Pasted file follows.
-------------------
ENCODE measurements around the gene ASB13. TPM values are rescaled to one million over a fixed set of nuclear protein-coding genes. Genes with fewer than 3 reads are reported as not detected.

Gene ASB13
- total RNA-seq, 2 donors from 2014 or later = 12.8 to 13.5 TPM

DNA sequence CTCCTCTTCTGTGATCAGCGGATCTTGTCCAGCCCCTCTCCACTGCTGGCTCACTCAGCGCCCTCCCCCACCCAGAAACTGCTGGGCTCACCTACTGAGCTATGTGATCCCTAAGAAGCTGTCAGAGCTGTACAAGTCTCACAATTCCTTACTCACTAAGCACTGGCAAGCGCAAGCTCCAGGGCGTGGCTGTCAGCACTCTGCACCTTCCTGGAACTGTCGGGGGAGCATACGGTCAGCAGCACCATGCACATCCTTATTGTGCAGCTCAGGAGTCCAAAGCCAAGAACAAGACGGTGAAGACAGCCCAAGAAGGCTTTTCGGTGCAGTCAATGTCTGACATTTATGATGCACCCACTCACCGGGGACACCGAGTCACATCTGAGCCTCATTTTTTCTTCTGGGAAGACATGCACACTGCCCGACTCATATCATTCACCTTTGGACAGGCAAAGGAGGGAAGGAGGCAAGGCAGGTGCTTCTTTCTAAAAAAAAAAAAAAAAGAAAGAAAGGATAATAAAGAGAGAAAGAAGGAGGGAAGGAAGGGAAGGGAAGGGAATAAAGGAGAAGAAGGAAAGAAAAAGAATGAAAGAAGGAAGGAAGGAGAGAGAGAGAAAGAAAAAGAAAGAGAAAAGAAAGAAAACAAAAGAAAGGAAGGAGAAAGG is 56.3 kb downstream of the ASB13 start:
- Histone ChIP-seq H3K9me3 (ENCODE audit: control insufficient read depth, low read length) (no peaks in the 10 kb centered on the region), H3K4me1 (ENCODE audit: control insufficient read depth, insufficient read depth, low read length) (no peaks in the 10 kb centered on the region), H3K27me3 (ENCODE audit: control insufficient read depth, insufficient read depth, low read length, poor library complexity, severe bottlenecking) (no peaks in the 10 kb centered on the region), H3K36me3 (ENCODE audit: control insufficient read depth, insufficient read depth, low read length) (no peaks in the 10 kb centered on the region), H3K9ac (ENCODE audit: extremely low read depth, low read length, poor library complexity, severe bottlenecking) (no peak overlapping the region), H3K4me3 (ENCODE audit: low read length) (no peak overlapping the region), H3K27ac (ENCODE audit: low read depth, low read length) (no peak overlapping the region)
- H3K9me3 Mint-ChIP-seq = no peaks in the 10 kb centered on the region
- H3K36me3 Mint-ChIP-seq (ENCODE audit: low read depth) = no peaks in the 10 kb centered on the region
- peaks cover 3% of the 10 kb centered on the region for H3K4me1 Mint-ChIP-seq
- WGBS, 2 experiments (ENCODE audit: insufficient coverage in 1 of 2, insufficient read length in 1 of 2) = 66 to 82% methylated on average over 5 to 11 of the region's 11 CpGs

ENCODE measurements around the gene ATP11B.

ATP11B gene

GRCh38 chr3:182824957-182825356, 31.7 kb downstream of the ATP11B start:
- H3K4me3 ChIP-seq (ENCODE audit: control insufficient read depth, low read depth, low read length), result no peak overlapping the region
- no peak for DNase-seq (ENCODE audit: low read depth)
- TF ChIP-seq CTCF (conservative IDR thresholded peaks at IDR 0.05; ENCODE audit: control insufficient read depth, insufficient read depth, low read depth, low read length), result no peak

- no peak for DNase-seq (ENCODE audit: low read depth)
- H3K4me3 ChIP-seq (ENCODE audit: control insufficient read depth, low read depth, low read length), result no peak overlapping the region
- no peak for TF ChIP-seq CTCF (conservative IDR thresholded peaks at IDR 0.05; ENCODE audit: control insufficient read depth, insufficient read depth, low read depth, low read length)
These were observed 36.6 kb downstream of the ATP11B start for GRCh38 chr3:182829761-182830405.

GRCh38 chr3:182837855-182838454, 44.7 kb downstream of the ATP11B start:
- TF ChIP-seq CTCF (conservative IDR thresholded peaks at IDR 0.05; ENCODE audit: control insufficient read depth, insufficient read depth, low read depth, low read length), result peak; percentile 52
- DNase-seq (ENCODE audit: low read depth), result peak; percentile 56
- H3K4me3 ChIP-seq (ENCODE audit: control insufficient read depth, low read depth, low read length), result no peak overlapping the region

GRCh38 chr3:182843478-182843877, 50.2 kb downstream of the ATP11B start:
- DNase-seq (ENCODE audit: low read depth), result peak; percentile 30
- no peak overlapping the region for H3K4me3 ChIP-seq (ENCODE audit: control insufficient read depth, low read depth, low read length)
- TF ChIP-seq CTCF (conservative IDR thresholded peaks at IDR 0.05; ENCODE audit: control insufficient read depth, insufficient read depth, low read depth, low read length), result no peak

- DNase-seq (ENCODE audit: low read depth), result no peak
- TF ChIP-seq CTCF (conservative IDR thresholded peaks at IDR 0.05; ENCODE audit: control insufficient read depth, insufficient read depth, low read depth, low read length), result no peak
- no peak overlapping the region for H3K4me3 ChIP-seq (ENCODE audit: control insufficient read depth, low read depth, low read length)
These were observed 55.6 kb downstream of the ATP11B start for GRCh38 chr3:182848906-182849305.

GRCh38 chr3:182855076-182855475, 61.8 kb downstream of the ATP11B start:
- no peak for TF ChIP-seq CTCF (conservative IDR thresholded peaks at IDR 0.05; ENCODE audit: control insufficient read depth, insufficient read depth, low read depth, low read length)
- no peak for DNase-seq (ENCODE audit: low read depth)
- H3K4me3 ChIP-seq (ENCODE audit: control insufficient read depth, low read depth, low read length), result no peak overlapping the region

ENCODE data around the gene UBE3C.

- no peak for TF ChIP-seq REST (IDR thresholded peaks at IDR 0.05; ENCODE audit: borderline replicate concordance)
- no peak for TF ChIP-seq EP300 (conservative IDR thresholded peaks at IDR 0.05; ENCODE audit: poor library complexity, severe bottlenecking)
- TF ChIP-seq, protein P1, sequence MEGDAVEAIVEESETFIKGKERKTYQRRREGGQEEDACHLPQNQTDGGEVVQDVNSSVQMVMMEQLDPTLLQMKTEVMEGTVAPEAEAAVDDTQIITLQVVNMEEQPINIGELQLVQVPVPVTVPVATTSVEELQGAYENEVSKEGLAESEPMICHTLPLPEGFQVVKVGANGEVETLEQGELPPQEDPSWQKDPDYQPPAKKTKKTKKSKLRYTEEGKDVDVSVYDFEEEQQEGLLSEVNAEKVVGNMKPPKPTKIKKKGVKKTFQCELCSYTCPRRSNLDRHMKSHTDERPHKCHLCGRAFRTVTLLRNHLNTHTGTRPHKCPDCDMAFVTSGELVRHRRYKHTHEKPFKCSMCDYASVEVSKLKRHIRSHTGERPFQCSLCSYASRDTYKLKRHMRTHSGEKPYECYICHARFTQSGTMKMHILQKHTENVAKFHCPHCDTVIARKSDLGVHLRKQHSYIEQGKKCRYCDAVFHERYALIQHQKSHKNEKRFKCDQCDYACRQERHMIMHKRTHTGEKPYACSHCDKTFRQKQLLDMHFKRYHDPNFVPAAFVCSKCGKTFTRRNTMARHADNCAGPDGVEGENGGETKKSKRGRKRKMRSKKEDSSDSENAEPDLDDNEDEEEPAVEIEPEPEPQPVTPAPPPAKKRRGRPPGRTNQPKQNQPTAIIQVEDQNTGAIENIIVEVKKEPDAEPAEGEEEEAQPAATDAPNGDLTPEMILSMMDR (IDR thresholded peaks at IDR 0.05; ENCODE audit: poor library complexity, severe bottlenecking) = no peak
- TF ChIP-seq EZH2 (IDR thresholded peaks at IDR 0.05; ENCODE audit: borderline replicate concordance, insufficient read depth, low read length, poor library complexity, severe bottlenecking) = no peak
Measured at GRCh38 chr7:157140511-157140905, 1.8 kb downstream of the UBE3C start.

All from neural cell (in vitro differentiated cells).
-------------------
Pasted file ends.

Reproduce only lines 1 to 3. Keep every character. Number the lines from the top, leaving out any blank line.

ENCODE measurements around the gene ASB13. TPM values are rescaled to one million over a fixed set of nuclear protein-coding genes. Genes with fewer than 3 reads are reported as not detected.

Gene ASB13
- total RNA-seq, 2 donors from 2014 or later = 12.8 to 13.5 TPM